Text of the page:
Not a day has gone by this year without the news prompting a change in the financial markets. Until a cure for the coronavirus is discovered, we are unlikely to return to ‘normal’ and the global markets will continue to remain highly volatile. In addition, later this year we will witness one of the most critical US presidential elections in history and the UK’s transition period for Brexit will come to an end. The outcome of these events may well trigger further volatility.
Of course, this may also encourage more people to dip their toes into online trading for a chance to profit. As more people take an interest and sign up to online trading platforms, providers will certainly look to increase or improve the risk management tools on offer to try and keep new users on board, and this could spell a new era for the online trading world.
By Paddy Osborn, Academic Dean, London Academy of Trading
Whether you’re negotiating a business deal, playing a sport or trading financial markets, it’s vital that you have a plan. Top golfers will have a strategy to get around the course in the fewest number of shots possible, and without this plan, their score will undoubtedly be worse. It’s the same with trading. You can’t just open a trading account and trade off hunches and hopes. You need to create a structured and robust plan of attack. This will not only improve your profitability, but will also significantly reduce your stress levels during the decision-making process.
In my opinion, there are four stages to any trading strategy.
S – Set-up
T – Trigger
E – Execution
M – Management
Good trading performance STEMs from a structured trading process, so you should have one or more specific rules for each stage of this process.
Before executing any trades, you need to decide on your criteria for making your trading decisions. Should you base your trades off fundamental analysis, or maybe political news or macroeconomic data? If so, then you need to understand these subjects and how markets react to specific news events.
Alternatively, of course, there’s technical analysis, whereby you base your decisions off charts and previous price action, but again, you need a set of specific rules to enable you to trade with a consistent strategy. Many traders combine both fundamental and technical analysis to initiate their positions, which, I believe, has merit.
What needs to happen for you to say “Ah, this looks interesting! Here’s a potential trade.”? It may be a news event, a major macro data announcement (such as interest rates, employment data or inflation), or a chart level breakout. The key ingredient throughout is to fix specific and measurable rules (not rough guidelines that can be over-ridden on a whim with an emotional decision). For me, I may take a view on the potential direction of an asset (i.e. whether to be long or short) through fundamental analysis, but the actual execution of the trade is always technical, based off a very specific set of rules.
To take a simple example, let’s assume an asset has been trending higher, but has stopped at a certain price, let’s say 150. The chart is telling us that, although buyers are in long-term control, sellers are dominant at 150, willing to sell each time the price touches this level. However, the uptrend may still be in place, since each time the price pulls back from the 150 level, the selling is weaker and the price makes a higher short-term low. This clearly suggests that upward pressure remains, and there’s potential to profit from the uptrend if the price breaks higher.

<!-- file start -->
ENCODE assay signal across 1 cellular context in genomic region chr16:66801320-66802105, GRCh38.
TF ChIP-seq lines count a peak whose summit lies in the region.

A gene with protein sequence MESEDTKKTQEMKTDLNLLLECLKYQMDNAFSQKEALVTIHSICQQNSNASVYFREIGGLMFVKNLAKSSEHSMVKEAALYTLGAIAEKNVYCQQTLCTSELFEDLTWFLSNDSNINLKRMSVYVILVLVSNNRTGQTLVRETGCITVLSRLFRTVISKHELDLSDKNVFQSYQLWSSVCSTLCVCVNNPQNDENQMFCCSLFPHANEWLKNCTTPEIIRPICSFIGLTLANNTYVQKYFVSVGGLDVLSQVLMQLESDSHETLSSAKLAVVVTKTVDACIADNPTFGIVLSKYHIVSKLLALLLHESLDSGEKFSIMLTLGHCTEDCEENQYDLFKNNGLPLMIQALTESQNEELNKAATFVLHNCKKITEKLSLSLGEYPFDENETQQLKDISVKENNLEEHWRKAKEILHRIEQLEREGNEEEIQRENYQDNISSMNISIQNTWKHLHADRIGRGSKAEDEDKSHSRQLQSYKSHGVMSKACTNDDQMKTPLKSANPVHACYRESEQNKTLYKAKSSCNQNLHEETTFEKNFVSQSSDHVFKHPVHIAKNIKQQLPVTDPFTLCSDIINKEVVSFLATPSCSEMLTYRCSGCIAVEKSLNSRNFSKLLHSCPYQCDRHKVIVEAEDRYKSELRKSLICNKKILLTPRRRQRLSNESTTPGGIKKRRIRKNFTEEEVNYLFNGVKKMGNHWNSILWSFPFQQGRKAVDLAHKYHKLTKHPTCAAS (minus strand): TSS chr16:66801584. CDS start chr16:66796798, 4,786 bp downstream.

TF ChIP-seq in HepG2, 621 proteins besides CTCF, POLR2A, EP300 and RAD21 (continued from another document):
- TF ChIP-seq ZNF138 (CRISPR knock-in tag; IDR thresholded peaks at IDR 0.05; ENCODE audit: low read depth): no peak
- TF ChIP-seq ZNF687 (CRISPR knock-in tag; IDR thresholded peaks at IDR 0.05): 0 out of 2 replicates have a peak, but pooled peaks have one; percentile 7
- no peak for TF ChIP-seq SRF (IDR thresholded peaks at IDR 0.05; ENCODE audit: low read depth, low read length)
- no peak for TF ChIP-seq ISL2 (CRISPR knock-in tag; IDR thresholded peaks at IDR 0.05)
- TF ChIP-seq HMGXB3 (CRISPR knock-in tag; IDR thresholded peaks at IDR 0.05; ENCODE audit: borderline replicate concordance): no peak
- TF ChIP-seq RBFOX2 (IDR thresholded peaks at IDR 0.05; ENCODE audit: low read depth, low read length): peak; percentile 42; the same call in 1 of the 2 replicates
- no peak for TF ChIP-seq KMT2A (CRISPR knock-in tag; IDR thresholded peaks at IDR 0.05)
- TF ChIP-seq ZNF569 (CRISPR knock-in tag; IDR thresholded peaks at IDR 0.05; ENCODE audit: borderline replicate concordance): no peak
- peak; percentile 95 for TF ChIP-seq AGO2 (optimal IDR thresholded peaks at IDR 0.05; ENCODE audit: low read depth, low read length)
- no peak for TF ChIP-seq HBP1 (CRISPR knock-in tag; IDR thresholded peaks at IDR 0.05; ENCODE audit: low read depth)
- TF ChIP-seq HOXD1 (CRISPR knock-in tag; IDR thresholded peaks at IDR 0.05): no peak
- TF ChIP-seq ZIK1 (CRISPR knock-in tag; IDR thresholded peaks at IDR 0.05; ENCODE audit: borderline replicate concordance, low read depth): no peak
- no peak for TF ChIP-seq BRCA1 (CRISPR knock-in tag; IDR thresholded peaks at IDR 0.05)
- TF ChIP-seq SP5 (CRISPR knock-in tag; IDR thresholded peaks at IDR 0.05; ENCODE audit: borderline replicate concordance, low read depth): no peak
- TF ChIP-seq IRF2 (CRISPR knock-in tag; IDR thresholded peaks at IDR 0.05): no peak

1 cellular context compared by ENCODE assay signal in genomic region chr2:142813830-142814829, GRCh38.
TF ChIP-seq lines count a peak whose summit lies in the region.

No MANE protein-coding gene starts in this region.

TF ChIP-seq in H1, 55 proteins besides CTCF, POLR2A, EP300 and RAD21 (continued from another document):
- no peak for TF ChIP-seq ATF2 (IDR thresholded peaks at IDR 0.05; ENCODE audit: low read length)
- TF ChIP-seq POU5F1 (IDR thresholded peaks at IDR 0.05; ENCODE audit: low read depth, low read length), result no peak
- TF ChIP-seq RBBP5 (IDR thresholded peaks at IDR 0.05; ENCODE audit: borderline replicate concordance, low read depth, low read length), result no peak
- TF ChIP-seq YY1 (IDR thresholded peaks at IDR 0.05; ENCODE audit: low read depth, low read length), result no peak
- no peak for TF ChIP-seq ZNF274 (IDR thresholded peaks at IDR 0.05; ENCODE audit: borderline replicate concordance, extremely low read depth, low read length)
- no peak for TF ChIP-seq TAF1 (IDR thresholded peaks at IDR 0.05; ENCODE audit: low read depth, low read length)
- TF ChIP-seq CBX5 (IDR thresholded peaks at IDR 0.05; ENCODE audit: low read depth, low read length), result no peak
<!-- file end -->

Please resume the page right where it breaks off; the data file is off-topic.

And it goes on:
Once you’ve found a potential new trade set-up, the next step is to decide when to pull the trigger on the trade. However, there are two steps to this process… finger on trigger, then pull the trigger to execute.
Continuing the example above, the trigger would be to buy if the price breaks above the resistance level at 150. This would indicate that the sellers at 150 have been exhausted, and the buyers have re-established control of the uptrend. Also, it is often the case that after pause in a trend such as this, the pent-up buying returns and the price surges higher. So the trigger for this trade is a breakout above 150.
We have a finger on the trigger, but now we need to decide when to squeeze it. What if the price touches 150.10 for 10 seconds only? Has our resistance level broken sufficiently to execute the trade? I’d say not, so you need to set rules to define exactly how far the price needs to break above 150 – or for how long it needs to stay above 150 – for you to execute the trade. You’re basically looking for sufficient evidence that the uptrend is continuing. Of course, the higher the price goes (or the longer it stays above 150), the more confident you can be that the breakout is valid, but the higher price you will need to pay. There’s no perfect solution to this decision, and it depends on many things, such as the amount of other supporting evidence that you have, your levels of aggression, and so on. The critical point here is to fix a set of specific rules and stick to those rules every time.